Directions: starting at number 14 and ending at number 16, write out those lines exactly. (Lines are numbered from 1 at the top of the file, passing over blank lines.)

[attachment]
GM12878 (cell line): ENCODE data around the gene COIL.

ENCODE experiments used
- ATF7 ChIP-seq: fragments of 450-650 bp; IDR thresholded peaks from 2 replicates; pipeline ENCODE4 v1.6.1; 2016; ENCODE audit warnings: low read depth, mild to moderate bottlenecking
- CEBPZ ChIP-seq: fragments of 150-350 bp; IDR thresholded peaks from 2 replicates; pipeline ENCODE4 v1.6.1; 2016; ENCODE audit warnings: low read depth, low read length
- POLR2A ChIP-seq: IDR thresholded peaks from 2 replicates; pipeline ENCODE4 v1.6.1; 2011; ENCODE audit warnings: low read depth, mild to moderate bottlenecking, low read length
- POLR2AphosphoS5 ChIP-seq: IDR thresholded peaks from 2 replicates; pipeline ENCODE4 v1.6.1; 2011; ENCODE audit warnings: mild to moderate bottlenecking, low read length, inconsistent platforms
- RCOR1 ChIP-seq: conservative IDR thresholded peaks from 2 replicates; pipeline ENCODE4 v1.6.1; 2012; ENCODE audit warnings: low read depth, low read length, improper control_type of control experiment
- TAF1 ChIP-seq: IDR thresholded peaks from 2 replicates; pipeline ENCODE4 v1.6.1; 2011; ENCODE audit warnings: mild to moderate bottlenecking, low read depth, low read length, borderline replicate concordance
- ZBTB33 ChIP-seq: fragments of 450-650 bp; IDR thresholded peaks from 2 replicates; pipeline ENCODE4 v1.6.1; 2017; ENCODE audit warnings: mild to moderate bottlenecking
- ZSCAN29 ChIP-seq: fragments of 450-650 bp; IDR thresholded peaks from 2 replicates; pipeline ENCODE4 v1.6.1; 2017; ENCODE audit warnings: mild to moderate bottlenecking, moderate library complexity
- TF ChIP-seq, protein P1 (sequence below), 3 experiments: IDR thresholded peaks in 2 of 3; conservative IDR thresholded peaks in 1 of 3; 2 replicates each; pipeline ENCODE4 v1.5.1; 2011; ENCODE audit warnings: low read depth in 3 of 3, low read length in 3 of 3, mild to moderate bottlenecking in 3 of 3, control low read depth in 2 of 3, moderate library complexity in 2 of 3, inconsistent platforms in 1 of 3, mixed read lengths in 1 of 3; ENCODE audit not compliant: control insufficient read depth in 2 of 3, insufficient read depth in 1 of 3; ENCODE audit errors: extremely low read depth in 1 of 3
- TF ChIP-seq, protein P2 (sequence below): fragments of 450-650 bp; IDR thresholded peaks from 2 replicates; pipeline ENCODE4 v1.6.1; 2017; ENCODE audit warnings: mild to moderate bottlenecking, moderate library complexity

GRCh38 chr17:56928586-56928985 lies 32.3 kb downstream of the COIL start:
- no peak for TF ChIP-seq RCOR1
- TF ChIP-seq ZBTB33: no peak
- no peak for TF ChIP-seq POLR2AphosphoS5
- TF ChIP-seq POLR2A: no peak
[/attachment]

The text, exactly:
- no peak for TF ChIP-seq RCOR1
- TF ChIP-seq ZBTB33: no peak
- no peak for TF ChIP-seq POLR2AphosphoS5